Exchanged cars, mistaken purses, mixed up leopards, a lost bone, the police, a circus, and everyone winding up in jail make "Bringing Up Baby" one of the funniest and most outrageous films of the thirties (or the forties, fifties, sixties, or any other decade).
Its purpose is only to delight, and it succeeds.
Of course, the picture is presented in a 1.33:1 screen ratio, closely approximating its original 1.37:1 Academy Standard dimensions of the day. The print shows few signs of age or wear, few or no age spots, scratches, flecks, or faded areas. Grain is also at a minimum, and while the images are reasonably well delineated, the black-and-white contrasts are not the strongest I've ever seen. Be that as it may, it's a fine showing for an older movie and quite probably the best shape anybody has ever seen it in decades.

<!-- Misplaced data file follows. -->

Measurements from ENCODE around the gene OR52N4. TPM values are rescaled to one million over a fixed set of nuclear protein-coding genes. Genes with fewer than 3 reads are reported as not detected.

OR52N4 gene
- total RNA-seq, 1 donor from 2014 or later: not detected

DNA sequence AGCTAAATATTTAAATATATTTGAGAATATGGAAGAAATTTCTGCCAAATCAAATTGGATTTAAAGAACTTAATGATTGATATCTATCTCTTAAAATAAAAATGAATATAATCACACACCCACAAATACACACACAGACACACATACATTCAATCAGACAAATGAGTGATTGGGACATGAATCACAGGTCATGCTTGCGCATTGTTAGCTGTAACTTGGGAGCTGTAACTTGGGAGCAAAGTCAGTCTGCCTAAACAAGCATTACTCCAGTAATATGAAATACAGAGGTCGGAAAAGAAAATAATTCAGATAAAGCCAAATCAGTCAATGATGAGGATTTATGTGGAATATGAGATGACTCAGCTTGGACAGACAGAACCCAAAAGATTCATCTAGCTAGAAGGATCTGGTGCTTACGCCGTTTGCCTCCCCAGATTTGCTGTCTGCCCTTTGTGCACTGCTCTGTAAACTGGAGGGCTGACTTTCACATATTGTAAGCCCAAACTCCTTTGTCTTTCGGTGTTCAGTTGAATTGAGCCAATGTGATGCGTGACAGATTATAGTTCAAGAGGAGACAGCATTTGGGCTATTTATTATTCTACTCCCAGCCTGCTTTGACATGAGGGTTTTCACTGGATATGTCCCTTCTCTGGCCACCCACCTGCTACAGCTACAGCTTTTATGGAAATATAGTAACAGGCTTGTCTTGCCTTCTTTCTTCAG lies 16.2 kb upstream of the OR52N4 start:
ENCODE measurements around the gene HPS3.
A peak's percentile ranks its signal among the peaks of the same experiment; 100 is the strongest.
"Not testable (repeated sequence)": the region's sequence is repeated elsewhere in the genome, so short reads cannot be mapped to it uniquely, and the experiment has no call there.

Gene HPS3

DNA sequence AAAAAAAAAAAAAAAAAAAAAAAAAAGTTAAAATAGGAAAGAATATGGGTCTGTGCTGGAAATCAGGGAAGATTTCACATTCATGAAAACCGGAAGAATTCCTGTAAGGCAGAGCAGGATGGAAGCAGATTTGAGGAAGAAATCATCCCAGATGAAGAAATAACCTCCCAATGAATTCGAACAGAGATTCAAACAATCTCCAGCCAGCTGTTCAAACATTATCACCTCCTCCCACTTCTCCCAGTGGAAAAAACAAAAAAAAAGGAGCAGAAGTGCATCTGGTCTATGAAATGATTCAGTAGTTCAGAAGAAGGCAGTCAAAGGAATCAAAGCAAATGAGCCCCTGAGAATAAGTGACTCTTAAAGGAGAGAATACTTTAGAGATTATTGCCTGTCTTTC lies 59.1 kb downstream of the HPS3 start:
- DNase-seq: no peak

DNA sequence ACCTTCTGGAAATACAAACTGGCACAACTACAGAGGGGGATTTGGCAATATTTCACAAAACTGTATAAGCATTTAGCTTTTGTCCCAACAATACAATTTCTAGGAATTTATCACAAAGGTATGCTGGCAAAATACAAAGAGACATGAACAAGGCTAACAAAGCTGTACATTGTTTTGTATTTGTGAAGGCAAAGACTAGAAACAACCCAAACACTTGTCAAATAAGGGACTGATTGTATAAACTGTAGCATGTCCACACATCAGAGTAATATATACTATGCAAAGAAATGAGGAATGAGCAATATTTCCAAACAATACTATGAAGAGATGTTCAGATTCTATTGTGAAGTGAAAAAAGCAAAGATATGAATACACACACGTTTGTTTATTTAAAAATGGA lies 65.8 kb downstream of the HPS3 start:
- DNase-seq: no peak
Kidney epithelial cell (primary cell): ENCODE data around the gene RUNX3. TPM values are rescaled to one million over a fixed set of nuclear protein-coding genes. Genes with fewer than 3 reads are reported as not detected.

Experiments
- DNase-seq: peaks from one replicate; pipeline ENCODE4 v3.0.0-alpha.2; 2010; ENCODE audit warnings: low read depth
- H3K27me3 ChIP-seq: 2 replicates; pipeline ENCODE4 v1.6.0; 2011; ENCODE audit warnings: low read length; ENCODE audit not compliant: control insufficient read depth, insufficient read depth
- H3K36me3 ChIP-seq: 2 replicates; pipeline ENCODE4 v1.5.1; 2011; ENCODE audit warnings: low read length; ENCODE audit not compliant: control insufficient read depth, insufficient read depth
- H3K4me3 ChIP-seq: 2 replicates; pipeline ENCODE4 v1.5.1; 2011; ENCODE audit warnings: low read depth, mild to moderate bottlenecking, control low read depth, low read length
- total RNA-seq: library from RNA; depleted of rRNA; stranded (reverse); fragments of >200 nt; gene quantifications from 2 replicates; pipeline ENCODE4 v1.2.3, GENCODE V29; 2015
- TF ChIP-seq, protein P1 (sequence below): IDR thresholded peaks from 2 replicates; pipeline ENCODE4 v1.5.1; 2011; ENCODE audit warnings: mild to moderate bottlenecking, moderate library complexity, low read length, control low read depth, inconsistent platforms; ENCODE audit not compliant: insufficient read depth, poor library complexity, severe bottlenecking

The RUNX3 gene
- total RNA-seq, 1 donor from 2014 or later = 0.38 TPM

The sound comes to us courtesy of Dolby Digital processing, in 1.0 monaural. It displays an exceptionally clean and clear midrange, which is about all there is to it, with almost no discernable background noise. Highs, lows, and dynamics are pretty much non-issues, they are so limited. You want to hear what the characters are saying? You hear what they're saying. Period.